December 17, 2018
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Medical examiner: Stabbing victim’s life could have been saved

Gabor Degre | BDN
Gabor Degre | BDN
Victoria Scott at the Waldo County Superior Court on the first day of her trial Monday. Scott is charged with manslaughter in the stabbing death of Edwin Littlefield in February 2017 in Waldo.

BELFAST, Maine — Edwin Littlefield’s life could have been saved by basic first aid — keeping him still and putting pressure on his stab wounds — or a prompt 911 call, the state medical examiner testified Tuesday during the manslaughter trial of Victoria Scott.

Scott is accused of stabbing Littlefield repeatedly in the driveway of a mutual friend’s home in Waldo in February 2017. Scott claims Littlefield was straddling her, pinning her to the ground while striking and choking her, and that she pulled a switchblade out of her pocket and used it in self defense.

Mark Flomenbaum, Maine’s chief medical examiner, conducted the autopsy on Littlefield’s body.

He testified that he found 11 “sharp injuries” — cuts and stab wounds — on Littlefield’s body.

There were five stab wounds on his left thigh, including four that were “clustered” together and at the same angle, indicating they happened in rapid succession. There were two more in his left calf.

“Those were the injuries responsible for his death, they cut deep arteries and caused an enormous amount of bleeding,” Flomenbaum told jurors, adding that two major arteries were severed in Littlefield’s leg.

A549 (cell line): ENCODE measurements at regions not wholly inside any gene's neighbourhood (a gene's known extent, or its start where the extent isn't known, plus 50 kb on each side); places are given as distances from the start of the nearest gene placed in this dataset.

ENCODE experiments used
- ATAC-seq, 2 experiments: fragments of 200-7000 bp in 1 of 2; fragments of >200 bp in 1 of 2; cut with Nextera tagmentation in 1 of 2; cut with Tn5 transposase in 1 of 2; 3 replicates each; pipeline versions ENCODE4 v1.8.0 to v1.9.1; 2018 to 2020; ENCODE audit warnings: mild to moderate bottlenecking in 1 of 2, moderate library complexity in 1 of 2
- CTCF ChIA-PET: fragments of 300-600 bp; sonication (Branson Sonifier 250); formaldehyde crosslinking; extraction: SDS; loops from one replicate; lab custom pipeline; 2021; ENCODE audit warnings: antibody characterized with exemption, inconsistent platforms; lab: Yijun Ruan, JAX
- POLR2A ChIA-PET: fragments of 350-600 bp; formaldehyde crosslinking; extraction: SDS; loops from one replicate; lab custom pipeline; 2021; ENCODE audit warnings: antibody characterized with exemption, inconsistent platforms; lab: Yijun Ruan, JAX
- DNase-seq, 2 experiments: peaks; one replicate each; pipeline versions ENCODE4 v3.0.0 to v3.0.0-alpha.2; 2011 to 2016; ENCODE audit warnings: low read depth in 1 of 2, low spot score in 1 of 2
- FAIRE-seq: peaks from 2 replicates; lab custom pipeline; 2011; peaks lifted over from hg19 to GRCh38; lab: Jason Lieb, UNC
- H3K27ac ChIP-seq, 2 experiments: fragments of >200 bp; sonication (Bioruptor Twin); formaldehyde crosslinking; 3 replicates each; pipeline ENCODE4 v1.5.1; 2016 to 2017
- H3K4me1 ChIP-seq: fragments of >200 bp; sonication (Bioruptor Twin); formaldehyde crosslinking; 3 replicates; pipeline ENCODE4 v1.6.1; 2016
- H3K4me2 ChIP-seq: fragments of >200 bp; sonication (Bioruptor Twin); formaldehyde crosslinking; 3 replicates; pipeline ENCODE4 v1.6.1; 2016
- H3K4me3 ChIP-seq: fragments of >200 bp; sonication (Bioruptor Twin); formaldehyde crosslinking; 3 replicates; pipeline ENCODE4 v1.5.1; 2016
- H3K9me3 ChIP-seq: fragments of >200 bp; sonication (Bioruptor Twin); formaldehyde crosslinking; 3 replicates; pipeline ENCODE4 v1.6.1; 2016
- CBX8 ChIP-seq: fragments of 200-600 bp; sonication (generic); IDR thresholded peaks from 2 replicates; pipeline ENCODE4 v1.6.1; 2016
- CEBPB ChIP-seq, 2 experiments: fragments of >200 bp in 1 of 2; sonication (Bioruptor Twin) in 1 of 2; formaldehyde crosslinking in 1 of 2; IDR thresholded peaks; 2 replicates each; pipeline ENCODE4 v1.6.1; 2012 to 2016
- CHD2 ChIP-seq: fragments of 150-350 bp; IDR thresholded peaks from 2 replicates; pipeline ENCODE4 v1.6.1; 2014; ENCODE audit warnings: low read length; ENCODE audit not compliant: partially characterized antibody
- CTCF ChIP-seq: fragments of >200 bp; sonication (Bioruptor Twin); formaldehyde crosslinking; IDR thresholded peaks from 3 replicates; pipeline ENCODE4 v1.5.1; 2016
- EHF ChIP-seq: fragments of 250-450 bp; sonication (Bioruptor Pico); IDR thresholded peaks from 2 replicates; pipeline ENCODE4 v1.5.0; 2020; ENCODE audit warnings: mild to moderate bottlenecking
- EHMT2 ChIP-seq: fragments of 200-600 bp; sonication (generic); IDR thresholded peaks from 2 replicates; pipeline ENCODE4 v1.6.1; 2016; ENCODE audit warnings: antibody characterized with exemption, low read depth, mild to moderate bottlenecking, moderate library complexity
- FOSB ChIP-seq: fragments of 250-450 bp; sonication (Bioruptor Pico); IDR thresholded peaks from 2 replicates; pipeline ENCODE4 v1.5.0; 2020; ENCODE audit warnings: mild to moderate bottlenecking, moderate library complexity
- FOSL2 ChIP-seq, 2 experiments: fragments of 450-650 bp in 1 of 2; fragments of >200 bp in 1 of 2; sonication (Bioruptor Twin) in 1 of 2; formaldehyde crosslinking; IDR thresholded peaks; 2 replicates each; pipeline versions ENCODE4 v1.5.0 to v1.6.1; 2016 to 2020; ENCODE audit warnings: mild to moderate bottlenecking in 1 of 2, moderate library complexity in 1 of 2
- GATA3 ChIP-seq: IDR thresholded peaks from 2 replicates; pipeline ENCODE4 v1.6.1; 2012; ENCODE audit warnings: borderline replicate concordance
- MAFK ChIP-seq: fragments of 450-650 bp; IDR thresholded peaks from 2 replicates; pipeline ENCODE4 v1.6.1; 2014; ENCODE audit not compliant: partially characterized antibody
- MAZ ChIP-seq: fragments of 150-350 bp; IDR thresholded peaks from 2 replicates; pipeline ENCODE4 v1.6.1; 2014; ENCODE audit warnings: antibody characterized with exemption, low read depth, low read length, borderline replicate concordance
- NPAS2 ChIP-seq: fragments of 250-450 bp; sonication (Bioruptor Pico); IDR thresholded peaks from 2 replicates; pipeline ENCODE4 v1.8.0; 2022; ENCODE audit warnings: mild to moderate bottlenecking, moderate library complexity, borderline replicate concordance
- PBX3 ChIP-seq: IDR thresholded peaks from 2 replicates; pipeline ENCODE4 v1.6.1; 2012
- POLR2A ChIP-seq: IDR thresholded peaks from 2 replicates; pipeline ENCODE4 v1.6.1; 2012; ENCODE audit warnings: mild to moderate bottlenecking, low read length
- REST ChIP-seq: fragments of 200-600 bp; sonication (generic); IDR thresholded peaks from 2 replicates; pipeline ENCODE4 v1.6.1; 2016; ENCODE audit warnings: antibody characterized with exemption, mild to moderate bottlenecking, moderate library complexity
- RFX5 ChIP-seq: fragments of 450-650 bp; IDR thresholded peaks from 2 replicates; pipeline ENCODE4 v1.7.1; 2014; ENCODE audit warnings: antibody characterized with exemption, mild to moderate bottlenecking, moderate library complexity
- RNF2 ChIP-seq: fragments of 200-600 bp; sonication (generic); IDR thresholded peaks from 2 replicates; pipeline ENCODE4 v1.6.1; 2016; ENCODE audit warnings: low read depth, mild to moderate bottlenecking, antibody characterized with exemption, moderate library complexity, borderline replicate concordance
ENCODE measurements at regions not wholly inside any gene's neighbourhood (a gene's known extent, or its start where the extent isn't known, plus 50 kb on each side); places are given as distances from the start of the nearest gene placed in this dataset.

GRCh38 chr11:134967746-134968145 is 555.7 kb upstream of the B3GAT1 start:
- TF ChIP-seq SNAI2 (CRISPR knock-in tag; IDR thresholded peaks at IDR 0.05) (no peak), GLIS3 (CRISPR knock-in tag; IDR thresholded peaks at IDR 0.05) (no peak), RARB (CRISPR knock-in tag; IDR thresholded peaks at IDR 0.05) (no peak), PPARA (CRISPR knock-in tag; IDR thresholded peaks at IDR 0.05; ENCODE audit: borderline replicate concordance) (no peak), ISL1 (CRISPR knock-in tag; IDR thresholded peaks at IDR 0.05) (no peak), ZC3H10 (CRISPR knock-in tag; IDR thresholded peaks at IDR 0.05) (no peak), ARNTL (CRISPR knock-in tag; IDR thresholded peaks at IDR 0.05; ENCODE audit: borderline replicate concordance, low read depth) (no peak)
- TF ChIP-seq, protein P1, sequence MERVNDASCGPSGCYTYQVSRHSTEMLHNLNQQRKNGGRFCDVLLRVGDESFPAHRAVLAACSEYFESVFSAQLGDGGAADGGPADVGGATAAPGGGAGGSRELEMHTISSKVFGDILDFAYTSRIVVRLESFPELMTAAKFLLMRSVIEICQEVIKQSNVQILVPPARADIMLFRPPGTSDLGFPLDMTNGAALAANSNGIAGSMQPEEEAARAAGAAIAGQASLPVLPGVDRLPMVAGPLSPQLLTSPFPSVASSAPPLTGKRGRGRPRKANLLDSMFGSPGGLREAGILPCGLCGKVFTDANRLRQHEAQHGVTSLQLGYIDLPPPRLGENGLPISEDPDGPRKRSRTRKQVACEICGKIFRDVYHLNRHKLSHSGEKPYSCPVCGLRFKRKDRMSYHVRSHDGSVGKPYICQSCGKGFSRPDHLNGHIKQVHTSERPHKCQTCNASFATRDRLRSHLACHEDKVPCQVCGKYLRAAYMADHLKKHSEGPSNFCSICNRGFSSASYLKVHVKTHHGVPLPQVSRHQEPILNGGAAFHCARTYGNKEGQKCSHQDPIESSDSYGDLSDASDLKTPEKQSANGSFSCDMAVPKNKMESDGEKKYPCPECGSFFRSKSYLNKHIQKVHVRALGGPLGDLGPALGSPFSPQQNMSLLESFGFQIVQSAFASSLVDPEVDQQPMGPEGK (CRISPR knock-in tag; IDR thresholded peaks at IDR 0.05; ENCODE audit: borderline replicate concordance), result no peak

Littlefield also suffered a cut on his index finger, possibly a defensive wound, a cut on his scalp, a stab wound to his arm and another to his abdomen, Flomenbaum said. Another cut above his right eye was likely caused by a blunt force impact.

As images of Littlefield’s body and wounds were displayed on courtroom screens, Scott stared down at the table.

The medical examiner said the types of injuries Littlefield suffered typically aren’t fatal if treated quickly. A tourniquet, or quick response by anyone in the house, an EMT, or Littlefield himself could have slowed the bleeding enough to save his life. Had Littlefield stayed still, the bleeding also might have slowed to the point where it did not imperil his life.

Instead, Littlefield limped down the driveway, and entered the basement of the house as he continued to bleed out. Prosecutors say he likely didn’t realize how serious his injuries were. Defense attorneys say he went into the basement looking to fight.

He was found dead in the homeowner’s truck parked in the driveway by a family member of the homeowner, who called 911.

The stabbing happened after Scott overheard Littlefield tell the homeowner that she shouldn’t trust Scott, whom he called a “junkie” and several obscene terms, according to court testimony. Prosecutors say Littlefield was leaving, walking down the driveway, and Scott pursued him into the driveway and provoked the fight.

An emergency room physician at Waldo County General Hospital and a Belfast paramedic, both of whom treated and examined Scott on the night of the stabbing, also testified Tuesday.